Going vegan sometimes involves sacrifices, especially if you love ice cream. Because let’s be real: ice cream made with coconuts, oats, or soy just doesn’t have the same deliciously creamy texture as the dairy version. Or it didn’t—until now.
The food company Perfect Day has found a way to replicate whey—a milk protein that’s partially responsible for dairy’s creamy texture—without cows. And companies such as Brave Robot ($58 for four pints) and Smitten ($59 for four pints) are already using the ingredient in their vegan ice creams.
What is animal-free whey?
“Animal-free whey” isn’t as impossible as it sounds. In nature, cows eat grass, which gets digested into nutrients (protein, sugars, fats, etc.) that are turned into milk in the animals’ mammary glands. Sugar and fat are easy to get from other sources, like coconuts, but it’s the whey that makes dairy special, according to Nicki Briggs, RDN, the vice president of corporate communications at Perfect Day.
To recreate the protein, Perfect Day developed a specialized microflora (theirs is a type of fungi, though a bacteria could also work) and “trained it to act like a cow,” says Briggs. Here’s how: Their scientists took the genetic sequence of a cow (without harming it!), and used that as a “blueprint” to change sections of the DNA of the fungi so it would produce whey when fed certain sugars. It’s basically a fancy form of fermentation, the same process that happens when yeast (a fungi) turns grains into beer or bacteria (another type of microflora) turns cabbage into sauerkraut. Once Perfect Day had that microflora, the next step was to put it in a fermentation tank with sugars and let it do its thing.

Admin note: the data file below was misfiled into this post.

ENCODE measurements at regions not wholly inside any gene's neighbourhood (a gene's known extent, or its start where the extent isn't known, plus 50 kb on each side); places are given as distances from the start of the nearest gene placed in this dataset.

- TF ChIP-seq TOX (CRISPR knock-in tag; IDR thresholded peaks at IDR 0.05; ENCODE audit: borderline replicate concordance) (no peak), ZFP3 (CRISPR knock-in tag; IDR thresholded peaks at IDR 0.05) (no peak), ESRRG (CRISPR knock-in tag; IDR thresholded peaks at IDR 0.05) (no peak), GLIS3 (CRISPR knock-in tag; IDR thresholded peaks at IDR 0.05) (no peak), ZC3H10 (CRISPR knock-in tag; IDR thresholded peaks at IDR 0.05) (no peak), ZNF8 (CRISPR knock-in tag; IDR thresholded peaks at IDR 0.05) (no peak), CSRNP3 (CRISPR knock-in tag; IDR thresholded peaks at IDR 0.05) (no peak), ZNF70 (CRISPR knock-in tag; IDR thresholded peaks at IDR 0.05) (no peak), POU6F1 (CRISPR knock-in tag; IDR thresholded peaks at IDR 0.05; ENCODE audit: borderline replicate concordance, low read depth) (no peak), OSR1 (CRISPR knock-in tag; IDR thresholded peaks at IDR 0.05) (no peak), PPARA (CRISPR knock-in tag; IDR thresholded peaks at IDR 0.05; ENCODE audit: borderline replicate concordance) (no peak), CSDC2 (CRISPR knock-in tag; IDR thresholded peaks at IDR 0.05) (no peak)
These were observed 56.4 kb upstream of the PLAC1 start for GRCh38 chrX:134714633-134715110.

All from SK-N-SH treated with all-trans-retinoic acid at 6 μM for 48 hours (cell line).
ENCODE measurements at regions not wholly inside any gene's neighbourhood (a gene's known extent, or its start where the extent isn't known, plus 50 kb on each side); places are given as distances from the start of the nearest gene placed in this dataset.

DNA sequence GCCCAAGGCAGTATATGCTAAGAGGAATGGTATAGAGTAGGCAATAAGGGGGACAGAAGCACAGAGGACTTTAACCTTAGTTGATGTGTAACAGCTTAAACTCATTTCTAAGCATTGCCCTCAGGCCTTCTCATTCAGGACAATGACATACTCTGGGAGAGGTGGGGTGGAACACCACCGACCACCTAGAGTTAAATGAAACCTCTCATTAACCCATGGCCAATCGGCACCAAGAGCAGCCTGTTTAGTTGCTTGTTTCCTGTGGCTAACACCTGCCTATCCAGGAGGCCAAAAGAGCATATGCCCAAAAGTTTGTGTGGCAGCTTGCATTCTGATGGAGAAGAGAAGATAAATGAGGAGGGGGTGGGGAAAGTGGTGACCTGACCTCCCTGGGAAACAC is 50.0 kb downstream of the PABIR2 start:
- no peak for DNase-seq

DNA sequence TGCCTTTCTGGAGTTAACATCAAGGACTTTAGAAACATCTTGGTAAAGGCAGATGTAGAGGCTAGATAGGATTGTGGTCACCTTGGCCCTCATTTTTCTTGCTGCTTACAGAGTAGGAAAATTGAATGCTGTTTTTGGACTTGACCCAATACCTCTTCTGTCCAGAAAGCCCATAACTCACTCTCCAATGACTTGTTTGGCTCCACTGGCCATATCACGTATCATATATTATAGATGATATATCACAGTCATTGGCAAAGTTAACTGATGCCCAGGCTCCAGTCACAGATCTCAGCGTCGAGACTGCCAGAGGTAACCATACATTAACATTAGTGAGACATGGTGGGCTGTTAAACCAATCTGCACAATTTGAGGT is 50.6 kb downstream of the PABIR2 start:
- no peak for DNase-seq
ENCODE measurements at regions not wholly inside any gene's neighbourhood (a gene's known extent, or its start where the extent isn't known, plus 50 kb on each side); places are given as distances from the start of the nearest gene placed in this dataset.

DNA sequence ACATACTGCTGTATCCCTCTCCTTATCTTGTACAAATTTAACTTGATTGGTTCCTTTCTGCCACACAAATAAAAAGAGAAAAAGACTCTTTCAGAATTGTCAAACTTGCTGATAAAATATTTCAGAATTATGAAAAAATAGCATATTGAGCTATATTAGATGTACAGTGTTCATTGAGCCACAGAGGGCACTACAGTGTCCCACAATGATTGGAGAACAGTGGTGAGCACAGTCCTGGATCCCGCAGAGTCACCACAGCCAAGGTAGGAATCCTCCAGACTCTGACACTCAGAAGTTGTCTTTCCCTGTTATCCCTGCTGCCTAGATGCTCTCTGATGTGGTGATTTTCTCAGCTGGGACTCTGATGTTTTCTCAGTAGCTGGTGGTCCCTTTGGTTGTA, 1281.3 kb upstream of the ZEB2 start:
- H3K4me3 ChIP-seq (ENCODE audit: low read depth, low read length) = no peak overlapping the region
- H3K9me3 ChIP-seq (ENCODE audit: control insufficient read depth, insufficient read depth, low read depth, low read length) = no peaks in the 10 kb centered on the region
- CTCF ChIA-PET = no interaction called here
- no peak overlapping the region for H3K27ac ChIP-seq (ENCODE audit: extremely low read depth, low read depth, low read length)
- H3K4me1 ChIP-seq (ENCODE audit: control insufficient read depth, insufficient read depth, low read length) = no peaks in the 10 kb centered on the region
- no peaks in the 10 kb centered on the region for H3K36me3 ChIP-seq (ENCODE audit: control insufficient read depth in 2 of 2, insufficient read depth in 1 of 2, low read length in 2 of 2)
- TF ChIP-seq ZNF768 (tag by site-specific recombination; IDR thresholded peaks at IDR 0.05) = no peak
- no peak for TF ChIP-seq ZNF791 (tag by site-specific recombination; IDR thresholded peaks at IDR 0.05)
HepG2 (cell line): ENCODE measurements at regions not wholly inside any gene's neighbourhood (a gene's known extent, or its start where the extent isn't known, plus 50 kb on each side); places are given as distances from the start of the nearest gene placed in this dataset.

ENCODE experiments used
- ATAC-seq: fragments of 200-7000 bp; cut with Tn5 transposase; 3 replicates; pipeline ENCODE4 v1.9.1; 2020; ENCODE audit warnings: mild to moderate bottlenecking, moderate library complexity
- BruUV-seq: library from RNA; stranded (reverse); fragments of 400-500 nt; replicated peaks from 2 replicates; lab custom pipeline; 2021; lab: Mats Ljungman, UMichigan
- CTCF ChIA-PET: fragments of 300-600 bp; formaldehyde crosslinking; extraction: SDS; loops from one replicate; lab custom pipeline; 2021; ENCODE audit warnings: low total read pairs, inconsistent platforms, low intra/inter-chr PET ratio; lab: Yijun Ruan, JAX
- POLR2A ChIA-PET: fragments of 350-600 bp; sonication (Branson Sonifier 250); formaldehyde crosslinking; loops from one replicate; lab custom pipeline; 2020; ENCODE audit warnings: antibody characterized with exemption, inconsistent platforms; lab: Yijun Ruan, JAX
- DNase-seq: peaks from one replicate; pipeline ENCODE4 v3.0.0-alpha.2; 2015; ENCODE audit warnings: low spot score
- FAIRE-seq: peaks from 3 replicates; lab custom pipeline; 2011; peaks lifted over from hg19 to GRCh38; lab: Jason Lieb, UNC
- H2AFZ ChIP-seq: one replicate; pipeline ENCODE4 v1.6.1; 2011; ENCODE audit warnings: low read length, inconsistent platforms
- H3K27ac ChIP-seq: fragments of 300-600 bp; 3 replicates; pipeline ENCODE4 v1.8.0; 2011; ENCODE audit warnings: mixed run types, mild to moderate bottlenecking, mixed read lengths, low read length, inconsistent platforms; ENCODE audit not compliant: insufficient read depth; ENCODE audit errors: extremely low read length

The resulting whey is identical to what’s produced by cows, in terms of nutrition and function. And it’s not considered a genetically modified organism (GMO), because the whey itself isn’t modified. In fact, “when you test products [made with the Perfect Day whey] for genetically modified markers, they wouldn’t be that,” says Paul Kollesoff, the general manager and co-founder of The Urgent Company, the makers of Brave Robot ice cream.
Is it better for the environment?
The animal-free production process is also more sustainable: Livestock takes up nearly 80 percent of all farmland and accounts for 14.5 percent of all greenhouse gas emissions caused by human activity, according to the United Nations Food and Agriculture Organization. Cow’s milk also has to be transported, and with this type of whey, “you’re not relying on all the fuel and space needed to raise those cows,” says integrative health coach Jessica Cording, RD.
But whey alone isn’t ice cream. To make its frozen dessert, Brave Robot combines the…